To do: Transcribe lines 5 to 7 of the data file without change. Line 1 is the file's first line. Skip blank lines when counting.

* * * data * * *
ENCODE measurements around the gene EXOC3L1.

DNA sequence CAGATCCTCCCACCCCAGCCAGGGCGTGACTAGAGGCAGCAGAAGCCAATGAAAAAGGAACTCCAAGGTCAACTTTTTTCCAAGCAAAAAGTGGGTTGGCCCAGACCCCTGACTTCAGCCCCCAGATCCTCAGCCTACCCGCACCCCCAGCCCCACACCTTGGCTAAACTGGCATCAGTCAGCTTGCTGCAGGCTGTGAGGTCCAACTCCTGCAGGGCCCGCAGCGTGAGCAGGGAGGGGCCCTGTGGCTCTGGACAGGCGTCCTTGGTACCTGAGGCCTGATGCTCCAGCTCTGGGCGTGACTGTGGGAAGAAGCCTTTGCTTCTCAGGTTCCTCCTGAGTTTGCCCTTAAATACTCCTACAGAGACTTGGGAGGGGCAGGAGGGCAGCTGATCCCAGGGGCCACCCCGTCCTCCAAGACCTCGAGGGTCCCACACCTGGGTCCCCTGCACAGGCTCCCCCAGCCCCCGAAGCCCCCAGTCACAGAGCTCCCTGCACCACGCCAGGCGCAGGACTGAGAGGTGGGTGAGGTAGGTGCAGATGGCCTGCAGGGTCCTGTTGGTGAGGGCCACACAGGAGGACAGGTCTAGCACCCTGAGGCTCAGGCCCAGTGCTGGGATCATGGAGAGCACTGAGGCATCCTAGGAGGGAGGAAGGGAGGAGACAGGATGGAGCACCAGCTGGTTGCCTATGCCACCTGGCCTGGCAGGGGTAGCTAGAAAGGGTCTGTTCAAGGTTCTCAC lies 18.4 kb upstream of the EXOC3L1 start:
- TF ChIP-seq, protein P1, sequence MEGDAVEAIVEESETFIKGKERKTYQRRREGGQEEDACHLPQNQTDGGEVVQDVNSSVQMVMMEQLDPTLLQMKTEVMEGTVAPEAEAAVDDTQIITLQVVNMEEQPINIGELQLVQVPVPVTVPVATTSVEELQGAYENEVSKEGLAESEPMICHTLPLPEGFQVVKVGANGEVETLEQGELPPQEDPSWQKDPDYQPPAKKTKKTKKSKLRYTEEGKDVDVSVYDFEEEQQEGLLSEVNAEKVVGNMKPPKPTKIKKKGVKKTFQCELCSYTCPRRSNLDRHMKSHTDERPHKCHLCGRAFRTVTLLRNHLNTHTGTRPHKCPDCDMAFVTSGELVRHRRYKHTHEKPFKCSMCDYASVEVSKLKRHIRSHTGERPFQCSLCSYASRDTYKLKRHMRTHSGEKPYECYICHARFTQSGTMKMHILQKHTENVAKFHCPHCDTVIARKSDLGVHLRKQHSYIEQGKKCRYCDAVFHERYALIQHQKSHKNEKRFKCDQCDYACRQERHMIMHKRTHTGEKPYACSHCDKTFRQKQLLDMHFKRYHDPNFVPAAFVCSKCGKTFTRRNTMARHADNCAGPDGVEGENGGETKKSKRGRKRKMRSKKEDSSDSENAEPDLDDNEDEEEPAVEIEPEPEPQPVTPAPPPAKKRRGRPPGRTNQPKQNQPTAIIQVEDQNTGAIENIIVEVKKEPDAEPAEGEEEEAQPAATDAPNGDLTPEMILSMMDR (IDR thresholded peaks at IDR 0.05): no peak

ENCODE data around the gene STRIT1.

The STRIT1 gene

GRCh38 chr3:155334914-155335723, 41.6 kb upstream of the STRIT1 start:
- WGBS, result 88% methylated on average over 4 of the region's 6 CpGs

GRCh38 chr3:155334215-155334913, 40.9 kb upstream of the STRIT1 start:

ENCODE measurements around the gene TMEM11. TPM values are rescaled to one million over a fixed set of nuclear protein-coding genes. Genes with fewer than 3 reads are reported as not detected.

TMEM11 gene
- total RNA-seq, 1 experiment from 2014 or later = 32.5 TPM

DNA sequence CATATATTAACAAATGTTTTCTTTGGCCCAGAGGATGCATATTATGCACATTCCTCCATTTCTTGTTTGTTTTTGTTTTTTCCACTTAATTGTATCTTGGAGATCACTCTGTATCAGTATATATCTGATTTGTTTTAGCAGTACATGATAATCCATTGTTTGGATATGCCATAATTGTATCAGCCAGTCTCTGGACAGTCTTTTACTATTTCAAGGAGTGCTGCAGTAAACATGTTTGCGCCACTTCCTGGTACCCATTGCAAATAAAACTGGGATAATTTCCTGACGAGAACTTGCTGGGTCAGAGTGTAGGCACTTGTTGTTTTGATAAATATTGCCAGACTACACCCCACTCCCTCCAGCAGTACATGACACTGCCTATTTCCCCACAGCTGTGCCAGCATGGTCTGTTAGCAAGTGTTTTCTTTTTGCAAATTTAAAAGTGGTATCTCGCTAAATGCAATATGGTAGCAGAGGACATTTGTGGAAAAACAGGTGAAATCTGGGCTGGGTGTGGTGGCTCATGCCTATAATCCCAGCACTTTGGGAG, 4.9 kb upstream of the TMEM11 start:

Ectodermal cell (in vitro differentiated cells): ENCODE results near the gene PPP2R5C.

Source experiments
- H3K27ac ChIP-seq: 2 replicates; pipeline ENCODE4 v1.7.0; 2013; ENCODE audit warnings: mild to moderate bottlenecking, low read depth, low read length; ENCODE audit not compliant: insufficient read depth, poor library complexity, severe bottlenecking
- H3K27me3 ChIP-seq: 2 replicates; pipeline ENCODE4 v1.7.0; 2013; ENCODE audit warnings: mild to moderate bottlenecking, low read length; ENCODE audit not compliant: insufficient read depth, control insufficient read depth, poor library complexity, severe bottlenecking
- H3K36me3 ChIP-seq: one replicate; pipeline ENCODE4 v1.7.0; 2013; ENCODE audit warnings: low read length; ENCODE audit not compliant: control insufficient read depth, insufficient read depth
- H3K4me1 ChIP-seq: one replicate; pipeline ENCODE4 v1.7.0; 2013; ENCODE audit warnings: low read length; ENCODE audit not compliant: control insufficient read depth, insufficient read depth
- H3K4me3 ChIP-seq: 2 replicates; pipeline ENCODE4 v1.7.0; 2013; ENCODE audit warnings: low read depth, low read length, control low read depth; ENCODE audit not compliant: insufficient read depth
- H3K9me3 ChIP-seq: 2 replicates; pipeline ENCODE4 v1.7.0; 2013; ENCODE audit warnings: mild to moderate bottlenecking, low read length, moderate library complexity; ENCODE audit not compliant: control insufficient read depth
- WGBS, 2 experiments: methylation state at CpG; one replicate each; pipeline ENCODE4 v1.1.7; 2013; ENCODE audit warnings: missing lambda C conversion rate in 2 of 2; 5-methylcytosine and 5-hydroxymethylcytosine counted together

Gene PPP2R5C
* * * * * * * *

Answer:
The STRIT1 gene

GRCh38 chr3:155334914-155335723, 41.6 kb upstream of the STRIT1 start:
- WGBS, result 88% methylated on average over 4 of the region's 6 CpGs